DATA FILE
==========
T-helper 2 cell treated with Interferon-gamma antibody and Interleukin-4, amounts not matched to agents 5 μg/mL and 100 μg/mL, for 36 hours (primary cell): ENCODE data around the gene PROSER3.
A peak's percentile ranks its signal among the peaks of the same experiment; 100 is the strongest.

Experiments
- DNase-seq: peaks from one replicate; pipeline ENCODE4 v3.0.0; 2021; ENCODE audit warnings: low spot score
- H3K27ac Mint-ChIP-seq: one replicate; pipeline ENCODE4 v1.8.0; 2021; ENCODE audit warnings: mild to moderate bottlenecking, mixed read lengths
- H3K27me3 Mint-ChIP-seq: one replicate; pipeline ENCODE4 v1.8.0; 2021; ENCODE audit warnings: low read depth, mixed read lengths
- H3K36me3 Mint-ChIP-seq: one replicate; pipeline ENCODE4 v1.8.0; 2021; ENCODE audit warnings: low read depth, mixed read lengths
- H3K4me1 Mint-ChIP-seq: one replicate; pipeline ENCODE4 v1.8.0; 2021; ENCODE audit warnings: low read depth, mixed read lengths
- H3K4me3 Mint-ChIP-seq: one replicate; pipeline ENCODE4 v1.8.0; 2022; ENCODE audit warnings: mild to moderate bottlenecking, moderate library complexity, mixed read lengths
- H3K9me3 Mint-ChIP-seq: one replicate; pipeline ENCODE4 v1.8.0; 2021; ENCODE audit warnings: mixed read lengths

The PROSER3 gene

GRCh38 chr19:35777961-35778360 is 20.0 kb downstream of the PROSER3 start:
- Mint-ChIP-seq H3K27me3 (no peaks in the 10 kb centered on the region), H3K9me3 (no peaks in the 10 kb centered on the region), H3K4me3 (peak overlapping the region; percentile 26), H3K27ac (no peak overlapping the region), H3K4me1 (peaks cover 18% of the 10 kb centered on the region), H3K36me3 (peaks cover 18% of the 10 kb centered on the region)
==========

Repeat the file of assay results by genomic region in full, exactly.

T-helper 2 cell treated with Interferon-gamma antibody and Interleukin-4, amounts not matched to agents 5 μg/mL and 100 μg/mL, for 36 hours (primary cell): ENCODE data around the gene PROSER3.
A peak's percentile ranks its signal among the peaks of the same experiment; 100 is the strongest.

Experiments
- DNase-seq: peaks from one replicate; pipeline ENCODE4 v3.0.0; 2021; ENCODE audit warnings: low spot score
- H3K27ac Mint-ChIP-seq: one replicate; pipeline ENCODE4 v1.8.0; 2021; ENCODE audit warnings: mild to moderate bottlenecking, mixed read lengths
- H3K27me3 Mint-ChIP-seq: one replicate; pipeline ENCODE4 v1.8.0; 2021; ENCODE audit warnings: low read depth, mixed read lengths
- H3K36me3 Mint-ChIP-seq: one replicate; pipeline ENCODE4 v1.8.0; 2021; ENCODE audit warnings: low read depth, mixed read lengths
- H3K4me1 Mint-ChIP-seq: one replicate; pipeline ENCODE4 v1.8.0; 2021; ENCODE audit warnings: low read depth, mixed read lengths
- H3K4me3 Mint-ChIP-seq: one replicate; pipeline ENCODE4 v1.8.0; 2022; ENCODE audit warnings: mild to moderate bottlenecking, moderate library complexity, mixed read lengths
- H3K9me3 Mint-ChIP-seq: one replicate; pipeline ENCODE4 v1.8.0; 2021; ENCODE audit warnings: mixed read lengths

The PROSER3 gene

GRCh38 chr19:35777961-35778360 is 20.0 kb downstream of the PROSER3 start:
- Mint-ChIP-seq H3K27me3 (no peaks in the 10 kb centered on the region), H3K9me3 (no peaks in the 10 kb centered on the region), H3K4me3 (peak overlapping the region; percentile 26), H3K27ac (no peak overlapping the region), H3K4me1 (peaks cover 18% of the 10 kb centered on the region), H3K36me3 (peaks cover 18% of the 10 kb centered on the region)